Economy of the Empire of Japan

The Economy of the Empire of Japan refers to the period in Japanese economic history in Imperial Japan that began with the Meiji Restoration in 1868 and ended with the Surrender of Japan in 1945 at the end of World War II. It was characterized by a period of rapid industrialization in the late nineteenth and early twentieth centuries, and the dominance of a wartime economy from 1938–1945.

Tokyo Industrial Exhibition, 1907
GDP per capita of Japan from 1870 to 1950

The proto-industrial base

The Tokugawa Japan during a long period of “closed country” autarky between the mid-seventeenth century and the 1850s has achieved a high level of urbanization; well-developed road networks; the channeling of river water flow with embankments and the extensive elaboration of irrigation ditches that supported and encouraged the refinement of rice cultivation based upon improving seed varieties, fertilizers and planting methods especially in the Southwest with its relatively long growing season; the development of proto-industrial (craft) production by merchant houses in the major cities like Osaka and Edo and its diffusion to rural areas after 1700; and the promotion of education and population control among both the military elite (the samurai) and the well-to-do peasantry in the eighteenth and early nineteenth centuries.[1]

At the time, Japan’s agricultural productivity was high enough to sustain substantial craft (proto-industrial) production in both rural and urban areas of the country prior to industrialization.[1]

Fukoku Kyohei: 1868–1887


A 1-yen banknote, 1881

The official government entities that guided the Japanese national economy were the Economy and Finance Ministry, the Bank of Japan, and the Industry and Commerce Ministry. For military spending, there was the Navy Ministry and the Ministry of the Army.

Domestic investment

Domestic investment in industry and infrastructure was the driving force behind growth in Japanese output. Both private and public sectors invested in infrastructure, national and local governments serving as coordinating agents for infrastructure build-up.

Private Banking

The Ministry of Finance created the Bank of Japan in 1882, laying the foundations for a private banking system backed up a lender of last resort.

The Noguchi Family made their principal investments in banking, commerce, and industry in Korea during the Japanese occupation. With their funds, the zaibatsu and the Japanese government founded the Bank of Chosen, the central banking institution in the province, which was linked with the Central Bank of Manchou.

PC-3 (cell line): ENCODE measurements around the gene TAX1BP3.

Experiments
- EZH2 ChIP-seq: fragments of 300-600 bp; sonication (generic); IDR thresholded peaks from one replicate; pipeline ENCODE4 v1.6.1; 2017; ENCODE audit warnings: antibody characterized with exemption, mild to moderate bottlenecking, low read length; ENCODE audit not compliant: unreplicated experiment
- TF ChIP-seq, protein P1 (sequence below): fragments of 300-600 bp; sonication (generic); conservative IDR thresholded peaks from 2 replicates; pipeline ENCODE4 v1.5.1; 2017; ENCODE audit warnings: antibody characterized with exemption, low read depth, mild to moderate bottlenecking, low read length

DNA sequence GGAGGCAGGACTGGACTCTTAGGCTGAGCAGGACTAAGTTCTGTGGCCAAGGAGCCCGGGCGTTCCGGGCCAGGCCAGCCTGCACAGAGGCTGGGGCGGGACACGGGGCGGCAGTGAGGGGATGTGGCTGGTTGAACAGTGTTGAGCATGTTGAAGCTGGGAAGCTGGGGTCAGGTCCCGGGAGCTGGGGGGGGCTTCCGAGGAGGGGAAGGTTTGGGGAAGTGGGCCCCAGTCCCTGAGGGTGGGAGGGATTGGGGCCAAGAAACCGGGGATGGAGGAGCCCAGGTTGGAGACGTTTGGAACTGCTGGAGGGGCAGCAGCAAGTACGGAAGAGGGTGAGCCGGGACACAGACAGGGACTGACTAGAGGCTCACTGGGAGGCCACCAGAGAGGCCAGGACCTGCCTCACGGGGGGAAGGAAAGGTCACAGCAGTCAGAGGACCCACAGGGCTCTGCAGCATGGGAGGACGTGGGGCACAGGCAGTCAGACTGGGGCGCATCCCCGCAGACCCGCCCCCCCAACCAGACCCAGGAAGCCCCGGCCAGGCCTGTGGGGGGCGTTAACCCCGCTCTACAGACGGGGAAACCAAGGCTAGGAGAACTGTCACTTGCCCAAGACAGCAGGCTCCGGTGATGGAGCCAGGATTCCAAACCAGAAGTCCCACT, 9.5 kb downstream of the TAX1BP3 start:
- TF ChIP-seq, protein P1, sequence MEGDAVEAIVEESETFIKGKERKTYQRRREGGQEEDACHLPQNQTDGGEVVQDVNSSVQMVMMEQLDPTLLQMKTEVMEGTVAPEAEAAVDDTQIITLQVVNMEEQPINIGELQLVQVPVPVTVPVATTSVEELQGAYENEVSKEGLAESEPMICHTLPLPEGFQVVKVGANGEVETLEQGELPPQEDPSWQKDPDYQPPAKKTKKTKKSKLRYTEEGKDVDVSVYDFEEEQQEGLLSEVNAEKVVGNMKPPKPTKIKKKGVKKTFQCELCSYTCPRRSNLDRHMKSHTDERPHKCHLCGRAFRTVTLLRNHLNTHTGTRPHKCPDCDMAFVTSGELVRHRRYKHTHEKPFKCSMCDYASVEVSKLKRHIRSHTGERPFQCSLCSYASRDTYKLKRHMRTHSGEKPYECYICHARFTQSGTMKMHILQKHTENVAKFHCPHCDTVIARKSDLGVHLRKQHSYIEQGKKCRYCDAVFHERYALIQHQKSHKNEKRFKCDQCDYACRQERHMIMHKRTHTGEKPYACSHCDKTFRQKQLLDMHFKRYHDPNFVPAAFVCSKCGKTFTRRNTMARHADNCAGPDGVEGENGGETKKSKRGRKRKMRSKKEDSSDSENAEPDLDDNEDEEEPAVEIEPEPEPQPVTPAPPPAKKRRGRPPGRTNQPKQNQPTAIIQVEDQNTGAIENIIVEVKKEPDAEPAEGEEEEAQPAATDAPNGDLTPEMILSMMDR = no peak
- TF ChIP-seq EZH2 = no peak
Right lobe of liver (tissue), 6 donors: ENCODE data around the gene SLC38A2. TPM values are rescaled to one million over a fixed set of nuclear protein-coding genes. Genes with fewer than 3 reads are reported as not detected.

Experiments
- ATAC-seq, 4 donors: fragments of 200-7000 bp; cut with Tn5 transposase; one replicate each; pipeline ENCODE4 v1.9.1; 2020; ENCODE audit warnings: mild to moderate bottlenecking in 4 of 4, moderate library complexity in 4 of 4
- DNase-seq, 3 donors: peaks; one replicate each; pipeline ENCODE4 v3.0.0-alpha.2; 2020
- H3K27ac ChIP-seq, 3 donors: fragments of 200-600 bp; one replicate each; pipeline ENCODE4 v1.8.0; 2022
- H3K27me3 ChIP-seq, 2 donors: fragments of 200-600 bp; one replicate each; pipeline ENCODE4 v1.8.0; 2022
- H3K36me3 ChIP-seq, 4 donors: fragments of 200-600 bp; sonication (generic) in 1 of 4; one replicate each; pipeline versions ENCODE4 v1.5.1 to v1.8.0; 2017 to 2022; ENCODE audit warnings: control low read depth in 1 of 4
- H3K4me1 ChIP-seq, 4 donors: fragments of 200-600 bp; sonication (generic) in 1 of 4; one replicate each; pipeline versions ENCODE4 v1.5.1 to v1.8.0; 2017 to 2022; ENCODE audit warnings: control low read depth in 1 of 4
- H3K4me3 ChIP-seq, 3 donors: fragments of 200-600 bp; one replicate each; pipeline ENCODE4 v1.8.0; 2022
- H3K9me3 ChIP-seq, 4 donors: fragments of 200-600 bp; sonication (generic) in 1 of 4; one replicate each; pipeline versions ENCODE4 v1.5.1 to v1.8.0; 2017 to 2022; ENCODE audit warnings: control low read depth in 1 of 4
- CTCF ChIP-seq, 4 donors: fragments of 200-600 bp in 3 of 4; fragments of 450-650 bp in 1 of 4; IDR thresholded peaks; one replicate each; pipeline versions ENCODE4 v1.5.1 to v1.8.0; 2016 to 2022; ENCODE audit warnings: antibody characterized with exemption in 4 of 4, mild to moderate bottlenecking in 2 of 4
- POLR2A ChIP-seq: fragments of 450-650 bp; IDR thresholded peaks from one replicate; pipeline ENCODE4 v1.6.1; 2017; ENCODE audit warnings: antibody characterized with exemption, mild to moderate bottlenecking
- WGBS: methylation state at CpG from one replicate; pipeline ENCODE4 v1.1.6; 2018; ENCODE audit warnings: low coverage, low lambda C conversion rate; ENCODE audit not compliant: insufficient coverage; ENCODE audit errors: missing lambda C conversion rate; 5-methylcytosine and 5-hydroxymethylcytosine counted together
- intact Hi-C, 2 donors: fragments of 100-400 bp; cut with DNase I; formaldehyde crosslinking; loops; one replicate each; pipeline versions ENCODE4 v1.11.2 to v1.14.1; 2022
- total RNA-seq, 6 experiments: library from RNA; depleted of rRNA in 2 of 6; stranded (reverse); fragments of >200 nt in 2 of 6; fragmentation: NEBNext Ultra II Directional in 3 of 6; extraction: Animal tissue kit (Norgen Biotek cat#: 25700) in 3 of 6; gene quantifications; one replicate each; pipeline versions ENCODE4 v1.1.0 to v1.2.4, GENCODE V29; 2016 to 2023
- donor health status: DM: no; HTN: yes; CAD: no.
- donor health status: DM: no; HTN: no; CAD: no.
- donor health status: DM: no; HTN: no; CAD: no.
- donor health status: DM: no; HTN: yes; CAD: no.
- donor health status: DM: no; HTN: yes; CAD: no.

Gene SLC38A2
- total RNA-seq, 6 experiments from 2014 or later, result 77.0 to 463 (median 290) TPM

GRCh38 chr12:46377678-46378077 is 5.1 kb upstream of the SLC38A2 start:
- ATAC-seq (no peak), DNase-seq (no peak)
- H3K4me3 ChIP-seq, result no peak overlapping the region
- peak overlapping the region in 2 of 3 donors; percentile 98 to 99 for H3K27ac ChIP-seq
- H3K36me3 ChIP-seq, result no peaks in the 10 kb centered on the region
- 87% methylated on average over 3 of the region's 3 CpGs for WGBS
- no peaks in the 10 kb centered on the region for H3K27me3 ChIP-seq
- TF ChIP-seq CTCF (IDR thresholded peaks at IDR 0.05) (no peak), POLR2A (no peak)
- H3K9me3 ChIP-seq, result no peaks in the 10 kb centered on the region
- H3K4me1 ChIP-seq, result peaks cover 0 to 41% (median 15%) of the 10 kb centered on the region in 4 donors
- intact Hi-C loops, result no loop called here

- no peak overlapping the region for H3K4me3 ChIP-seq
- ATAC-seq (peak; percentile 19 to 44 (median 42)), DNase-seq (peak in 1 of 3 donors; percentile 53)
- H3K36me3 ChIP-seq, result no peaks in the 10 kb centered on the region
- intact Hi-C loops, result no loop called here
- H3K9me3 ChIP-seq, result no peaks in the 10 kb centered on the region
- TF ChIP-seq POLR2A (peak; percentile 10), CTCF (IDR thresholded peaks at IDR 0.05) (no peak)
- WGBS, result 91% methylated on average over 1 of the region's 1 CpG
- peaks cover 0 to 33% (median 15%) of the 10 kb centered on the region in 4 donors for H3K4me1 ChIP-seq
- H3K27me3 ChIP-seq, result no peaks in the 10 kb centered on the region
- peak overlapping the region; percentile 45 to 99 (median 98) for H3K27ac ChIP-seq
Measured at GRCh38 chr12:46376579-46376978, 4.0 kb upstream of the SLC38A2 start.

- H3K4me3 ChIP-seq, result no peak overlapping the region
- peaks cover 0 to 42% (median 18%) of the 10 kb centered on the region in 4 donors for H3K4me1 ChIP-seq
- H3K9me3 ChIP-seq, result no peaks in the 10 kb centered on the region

Infrastructure and Manufacturing Expand: 1887–1938


Groundbreaking ceremony of Ginza Line, the oldest subway line in Asia, 1925

Industrial sector

Year Coal production
1875 600,000
1885 1,200,000
1895 5,000,000
1905 13,000,000
1913 21,300,000
Year Length of train track
1872 18
1883 240
1887 640
1894 2,100
1904 4,700
1914 7,100
Year(s) Annual average raw silk production / export
1868–18721,026 / 646
18831,682 / 1347
1889–18934,098 / 2,444
1899–19037,103 / 4,098
1909–191412,460 / 9,462

In 1893 naval construction was in the range 177,000 to 1,528,000 tonnes. In 1913 this increased to 3,565,000 tonnes. In 1924 with 237 500-tonnes vessels and 11 10,000-tonnes and reaching 4,140,000 tonnes in 1928. The Japanese Navy was third in the world behind British and American Navies and dominated the West Pacific area before the war. The first modern Shipyard was built in 1891, and since then naval construction rapidly advanced. Japanese boats of more than 100 tonnes represented a total registered tonnage of 5,007,000 tonnes out of 1,198,000 corresponding to naval construction of 1936–1938. This put Japan in third place between maritime powers, a notable realization in such a short time. The old vessels were destroyed or disarmed which is why the regular fleet was efficient and modern. Without a scarcity of petrol at the time, many of these modern vessels were designed for that energy source.

Year Number of steamships

Military industry


Local forestry represented a production of 14,000,000 meters of wood with a value of ¥75,000,000, a total value of ¥50,000,000 in cut wood, ¥3,000,000 in bamboo and other secondary wood products for a total value of ¥100,000,000. The local forests covered 200,000 km2, 90,000 km2 under State administration or Imperial Family reserves. And, taking part in scientific forest research during the latter years. Coal of wood was valued at 100,000,000 yen. Sugi (Cryptomeria) represented a quarter of the total quantity, Pine more than 20% in quantity and value and the Hinoki (Chamaecyparis Obtusa) only 1/4% of quantity, but more than 9% in value.

Despite many forests and their importance, Japan continued to buy wood overseas. In accordance with the other dates, Japan had 200,000 km2 of forest, 100,000 km2 in private hands, the other 75,000 km2 in state control and 12,000 km2 owned by the Imperial House. Wood exports were made to the rest of the Japanese empire and to foreign markets.

Paper and cellulose industry

Since ancient times, Japan has manufactured assorted paper types by hand. A modern mechanized industry appeared in 1872 and became one of the most important industries in the nation. The total production was about 1,000,000 tonnes of paper and cardboard. cellulose paste, the principal prime material, was made in Shikoku, Hokkaidō and Karafuto. The Cellulose production resulted in 8% of U.S. manufacture; the Cellulose industry in Japan developed in Shikoku, North Honshū, Hokkaidō, Chosen, Manchukuo and Karafuto. In Karafuto was the Shiretoru Cellulose Factory, the most advanced installation dedicated to the cellulose industry in all of East Asia. The first place where European-type paper was manufactured in Japan was in the city of Shikuka. Additionally, to complement this local production, these products were sold in Canada and the United States of America.